Analysis

Egyptian Group Battling Sexual Assault Takes Message Into New Arena

Though Egyptian laws have toughened, law enforcement is lax and victims are wary of complaining to police

Young women cross the street arm in arm in Talaat Harb Square in downtown Cairo.
BLOOMBERG NEWS

A small makeup case, a volume of the Koran, a pocket diary, face cream, a red dress – these are some of the feminine items placed at the entrance to a small theater in Cairo, and from which the audience is asked to choose ahead of the unique play about to be staged.

The scenery on the stage, which is constructed of wooden planks, is simple and minimalistic. It consists of a transparent curtain, through which the silhouetted figures of five women are visible. Their faces are hidden and only their voices are heard. Each one speaks in turn. They aren’t professional actors but a random group of women, each of whom has a personal story of abuse, rape, enslavement or sexual harassment. Each one is the owner of one of the objects placed for the audience to choose, and when the spectator displays an object, its owner begins her story.

One told about how she was beaten when she asked to go out to work, another about how she was raped as a child by her brother, and so on. The audience is composed mainly of women, but there are also men who express their understanding and nod their heads in agreement, as though they themselves underwent those experiences.

This theater performance, which is being staged in many Egyptian cities, is part of the BuSSy ("Look") Project, initiated by director Sondos Shabayek, a graduate of the Department of Journalism and Mass Communication at the American University in Cairo. It is designed not only to increase awareness of the extent of violence against women, but also to provide the victims with a means of therapy.

The project website presents dozens of short, moving stories in video clips describing harassment on the subway, in government ministries and in the street. Women are invited to tell their stories via a link on the website; some of them, and their heroines, will make their way to a stage.

This initiative started in 2004 at Cairo University, where the anti-sexual harassment unit was started. It began with students who, together with the administration, were looking for original ways of spreading information about the phenomenon. At first they initiated lectures and seminars, but they soon realized that this traditional method doesn’t help to bring the subject to the general public. Toward the end of last year they began to hold festivals and musical performances throughout the campus in order to attract the students.

Last November they changed the strategy somewhat, and instead of bringing the students together in one place, they recruited the university orchestra, which held half-hour performances next to the buildings of various departments. They played classical Arabic music, the songs of famous singers and jazz selections, which proved to be a magnet for the students in the building who rushed to join in, voice their opposition to sexual harassment and peruse leaflets explaining the phenomenon.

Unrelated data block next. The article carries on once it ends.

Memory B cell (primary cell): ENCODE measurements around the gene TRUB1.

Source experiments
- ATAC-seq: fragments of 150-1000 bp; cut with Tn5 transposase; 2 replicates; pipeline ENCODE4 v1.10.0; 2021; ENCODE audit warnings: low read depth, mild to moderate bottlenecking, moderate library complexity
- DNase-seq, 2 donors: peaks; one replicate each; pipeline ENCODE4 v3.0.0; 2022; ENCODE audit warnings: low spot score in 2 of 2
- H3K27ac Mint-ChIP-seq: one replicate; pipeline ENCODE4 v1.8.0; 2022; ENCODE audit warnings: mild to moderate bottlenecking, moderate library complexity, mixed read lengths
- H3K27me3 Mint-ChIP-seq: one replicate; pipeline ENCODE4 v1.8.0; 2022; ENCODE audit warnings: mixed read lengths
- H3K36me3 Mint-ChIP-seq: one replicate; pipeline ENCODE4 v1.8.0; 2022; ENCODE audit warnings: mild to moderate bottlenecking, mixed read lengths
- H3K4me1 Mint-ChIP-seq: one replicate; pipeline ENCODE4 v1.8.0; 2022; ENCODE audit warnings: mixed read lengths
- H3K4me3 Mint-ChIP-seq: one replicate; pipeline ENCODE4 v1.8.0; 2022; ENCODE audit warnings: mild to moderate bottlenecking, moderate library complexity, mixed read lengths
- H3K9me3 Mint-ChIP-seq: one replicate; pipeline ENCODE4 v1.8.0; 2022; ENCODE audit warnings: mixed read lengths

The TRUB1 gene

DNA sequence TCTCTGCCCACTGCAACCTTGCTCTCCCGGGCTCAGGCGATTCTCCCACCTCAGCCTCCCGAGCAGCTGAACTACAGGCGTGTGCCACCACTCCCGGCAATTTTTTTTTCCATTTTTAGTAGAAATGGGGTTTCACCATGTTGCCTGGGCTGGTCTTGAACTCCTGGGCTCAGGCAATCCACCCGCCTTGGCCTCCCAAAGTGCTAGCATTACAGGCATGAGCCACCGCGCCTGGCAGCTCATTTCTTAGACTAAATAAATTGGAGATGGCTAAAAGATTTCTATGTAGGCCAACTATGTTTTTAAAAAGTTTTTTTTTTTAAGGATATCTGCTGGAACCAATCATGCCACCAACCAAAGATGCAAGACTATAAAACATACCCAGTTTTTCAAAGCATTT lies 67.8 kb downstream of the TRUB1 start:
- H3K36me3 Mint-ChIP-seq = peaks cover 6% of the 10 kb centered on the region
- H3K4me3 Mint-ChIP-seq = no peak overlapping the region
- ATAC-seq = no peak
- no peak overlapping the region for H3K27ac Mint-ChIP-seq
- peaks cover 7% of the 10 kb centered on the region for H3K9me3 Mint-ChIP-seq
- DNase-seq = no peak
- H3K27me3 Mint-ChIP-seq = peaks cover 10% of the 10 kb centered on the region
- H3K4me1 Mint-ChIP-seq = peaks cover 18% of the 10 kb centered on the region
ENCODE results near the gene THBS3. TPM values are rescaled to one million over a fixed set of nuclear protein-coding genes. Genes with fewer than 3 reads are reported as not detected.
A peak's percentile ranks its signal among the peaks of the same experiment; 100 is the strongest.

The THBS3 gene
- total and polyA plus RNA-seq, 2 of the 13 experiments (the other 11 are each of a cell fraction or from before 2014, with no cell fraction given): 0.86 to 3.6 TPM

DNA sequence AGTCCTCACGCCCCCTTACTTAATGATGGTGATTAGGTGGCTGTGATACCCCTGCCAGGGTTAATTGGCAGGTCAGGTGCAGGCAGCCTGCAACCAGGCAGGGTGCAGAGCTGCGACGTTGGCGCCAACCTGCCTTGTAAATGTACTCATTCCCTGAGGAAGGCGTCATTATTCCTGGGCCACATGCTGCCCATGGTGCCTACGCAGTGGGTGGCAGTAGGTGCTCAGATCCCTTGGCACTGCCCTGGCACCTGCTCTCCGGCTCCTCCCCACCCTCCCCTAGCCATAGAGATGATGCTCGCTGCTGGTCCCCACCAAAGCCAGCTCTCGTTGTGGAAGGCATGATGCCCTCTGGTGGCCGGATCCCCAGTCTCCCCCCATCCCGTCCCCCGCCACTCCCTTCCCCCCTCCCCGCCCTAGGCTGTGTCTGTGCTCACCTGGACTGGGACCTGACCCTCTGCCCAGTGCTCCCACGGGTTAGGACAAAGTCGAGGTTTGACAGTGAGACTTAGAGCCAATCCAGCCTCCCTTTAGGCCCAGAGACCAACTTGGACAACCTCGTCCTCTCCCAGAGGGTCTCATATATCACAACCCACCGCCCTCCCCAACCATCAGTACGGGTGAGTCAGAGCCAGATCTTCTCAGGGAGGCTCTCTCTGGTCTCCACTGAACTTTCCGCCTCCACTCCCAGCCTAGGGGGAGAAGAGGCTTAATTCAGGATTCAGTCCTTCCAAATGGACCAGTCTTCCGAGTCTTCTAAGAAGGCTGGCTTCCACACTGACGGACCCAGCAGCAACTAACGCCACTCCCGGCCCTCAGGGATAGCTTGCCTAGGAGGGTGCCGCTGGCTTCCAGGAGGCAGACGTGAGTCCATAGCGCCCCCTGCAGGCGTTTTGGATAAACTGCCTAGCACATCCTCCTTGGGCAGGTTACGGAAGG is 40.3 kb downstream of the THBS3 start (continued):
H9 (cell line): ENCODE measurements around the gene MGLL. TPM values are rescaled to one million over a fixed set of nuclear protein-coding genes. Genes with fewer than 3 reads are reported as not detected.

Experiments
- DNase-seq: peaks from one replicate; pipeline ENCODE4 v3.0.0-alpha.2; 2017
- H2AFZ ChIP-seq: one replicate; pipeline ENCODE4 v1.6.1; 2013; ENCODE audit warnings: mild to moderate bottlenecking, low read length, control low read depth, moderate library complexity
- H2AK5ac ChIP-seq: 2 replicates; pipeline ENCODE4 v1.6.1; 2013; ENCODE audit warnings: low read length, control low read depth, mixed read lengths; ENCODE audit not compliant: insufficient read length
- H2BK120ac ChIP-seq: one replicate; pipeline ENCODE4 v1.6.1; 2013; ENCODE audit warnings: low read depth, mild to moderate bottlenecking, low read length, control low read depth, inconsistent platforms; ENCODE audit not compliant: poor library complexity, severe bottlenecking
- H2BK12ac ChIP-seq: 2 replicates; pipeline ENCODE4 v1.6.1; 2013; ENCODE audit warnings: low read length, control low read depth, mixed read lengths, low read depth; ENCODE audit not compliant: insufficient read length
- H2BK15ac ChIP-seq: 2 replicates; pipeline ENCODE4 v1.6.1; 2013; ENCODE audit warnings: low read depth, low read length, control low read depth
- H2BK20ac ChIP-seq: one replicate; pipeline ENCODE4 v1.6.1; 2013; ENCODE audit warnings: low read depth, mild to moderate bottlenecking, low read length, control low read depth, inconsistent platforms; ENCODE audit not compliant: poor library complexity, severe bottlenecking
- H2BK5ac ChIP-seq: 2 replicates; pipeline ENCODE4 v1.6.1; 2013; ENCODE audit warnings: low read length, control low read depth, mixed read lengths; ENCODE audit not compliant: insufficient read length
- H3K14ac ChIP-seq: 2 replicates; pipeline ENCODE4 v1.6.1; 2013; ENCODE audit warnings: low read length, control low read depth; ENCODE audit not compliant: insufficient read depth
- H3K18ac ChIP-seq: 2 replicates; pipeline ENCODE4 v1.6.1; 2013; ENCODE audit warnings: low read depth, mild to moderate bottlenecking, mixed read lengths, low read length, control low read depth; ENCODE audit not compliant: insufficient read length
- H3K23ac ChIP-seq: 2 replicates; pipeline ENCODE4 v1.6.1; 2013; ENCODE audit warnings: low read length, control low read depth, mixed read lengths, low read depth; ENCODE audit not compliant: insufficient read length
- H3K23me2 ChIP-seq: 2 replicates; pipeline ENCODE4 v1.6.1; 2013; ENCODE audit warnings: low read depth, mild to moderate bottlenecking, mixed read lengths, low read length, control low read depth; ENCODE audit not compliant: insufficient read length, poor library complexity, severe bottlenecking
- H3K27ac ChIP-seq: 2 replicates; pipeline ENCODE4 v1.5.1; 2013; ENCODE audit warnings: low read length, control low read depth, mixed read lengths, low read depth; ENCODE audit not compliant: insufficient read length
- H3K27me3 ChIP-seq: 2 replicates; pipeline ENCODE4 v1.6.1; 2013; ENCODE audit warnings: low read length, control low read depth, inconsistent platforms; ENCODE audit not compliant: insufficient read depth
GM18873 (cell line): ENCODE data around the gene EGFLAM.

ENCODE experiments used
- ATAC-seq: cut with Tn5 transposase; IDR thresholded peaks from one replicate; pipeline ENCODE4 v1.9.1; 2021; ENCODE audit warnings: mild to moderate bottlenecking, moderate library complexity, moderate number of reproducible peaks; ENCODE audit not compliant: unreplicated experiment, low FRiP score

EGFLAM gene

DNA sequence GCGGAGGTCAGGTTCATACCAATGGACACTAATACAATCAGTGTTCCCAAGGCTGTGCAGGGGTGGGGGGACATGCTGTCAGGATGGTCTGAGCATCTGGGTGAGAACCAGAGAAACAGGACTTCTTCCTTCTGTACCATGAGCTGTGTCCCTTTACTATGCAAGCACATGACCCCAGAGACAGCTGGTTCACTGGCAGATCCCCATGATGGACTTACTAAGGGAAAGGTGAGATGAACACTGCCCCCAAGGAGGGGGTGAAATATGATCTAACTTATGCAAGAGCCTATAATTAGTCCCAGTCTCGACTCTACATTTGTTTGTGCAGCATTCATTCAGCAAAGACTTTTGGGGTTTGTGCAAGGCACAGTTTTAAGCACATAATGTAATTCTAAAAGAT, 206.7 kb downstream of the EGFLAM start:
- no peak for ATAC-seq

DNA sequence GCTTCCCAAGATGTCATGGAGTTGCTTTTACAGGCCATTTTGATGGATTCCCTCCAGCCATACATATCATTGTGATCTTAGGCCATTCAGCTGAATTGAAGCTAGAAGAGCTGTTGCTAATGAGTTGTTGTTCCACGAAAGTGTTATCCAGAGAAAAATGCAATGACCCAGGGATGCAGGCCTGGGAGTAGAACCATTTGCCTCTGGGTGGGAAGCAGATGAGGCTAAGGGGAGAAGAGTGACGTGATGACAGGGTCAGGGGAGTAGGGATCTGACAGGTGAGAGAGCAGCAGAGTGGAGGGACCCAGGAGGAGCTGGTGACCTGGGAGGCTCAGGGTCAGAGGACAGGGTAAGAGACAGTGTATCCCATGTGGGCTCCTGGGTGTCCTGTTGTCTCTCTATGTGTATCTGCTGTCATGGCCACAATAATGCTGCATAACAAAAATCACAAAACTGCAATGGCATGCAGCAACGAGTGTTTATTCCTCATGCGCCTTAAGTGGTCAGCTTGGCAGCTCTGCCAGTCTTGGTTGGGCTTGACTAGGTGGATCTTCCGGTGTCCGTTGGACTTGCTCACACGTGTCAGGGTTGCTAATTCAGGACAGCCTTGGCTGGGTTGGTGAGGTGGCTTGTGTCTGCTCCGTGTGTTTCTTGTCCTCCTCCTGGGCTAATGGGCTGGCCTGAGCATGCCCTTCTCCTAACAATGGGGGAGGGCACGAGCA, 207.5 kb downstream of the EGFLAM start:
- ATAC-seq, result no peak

At the end of every performance the students were asked to register for the project, and the response proved to be overwhelming. The initiators of the project expanded their activities on the campuses, staging puppet shows and organizing bicycle and marathon races while also increasing the activity of the BuSSy theater group.

93 percent of victims don't file complaints

Although Egyptian law has changed in recent years and the punishment for sexual harassment has become harsher, over 93 percent of the women who were victimized refrain from filing a complaint. Most don't go to the authorities because of the disgrace to their family; some because of pressure from their family and surroundings. A United Nations study conducted in Egypt indicates that in about 40 percent of harassment incidents that took place in the street, the public made no attempt to intervene. About 8 percent of the victims tried to commit suicide.

The huge gap between the law and its implementation led MP Zeinab Salem to declare that she would submit a draft bill to permit castration of harassers. Salem knows that such a proposal would never pass in Egypt’s male chauvinist parliament. But in an interview with the website Raseef22 she explains that her intention was “to throw a stone into a pool of stagnant water,” to arouse a debate and a public discussion to shake up Egyptian society. “It would be enough if they castrated one man in Egypt to deter the entire society,” explains Salem. It would also prevent the need for women to testify to the police and to endure further humiliation.

Women are not the only victims of sexual harassment and violence. According to the National Council for Childhood and Motherhood, in 2014 there were over 1,000 instances of sexual attacks against children. The organization’s chairwoman, Dr. Hoda Badran, says over 3,000 cases are not reported for fear that such a report would stamp the children with the mark of Cain.

Bardan attributes the increase in sexual harassment against women and children to the absence of supervision and enforcement, neglect by schools and public downplaying of the phenomenon. The problem is not the laws protecting women, but the lack of enforcement. In fact, Egyptian law views sexual assault against children as less serious than rape of women. Rape of boys is defined as an insult to honor, which carries a punishment of five years, while rape of women can lead to life imprisonment and even execution. “Apparently the law is interested only in damage to virginity, all the rest is a petty matter,” according to Ahmed Musailahi, head of the Child Protection Authority.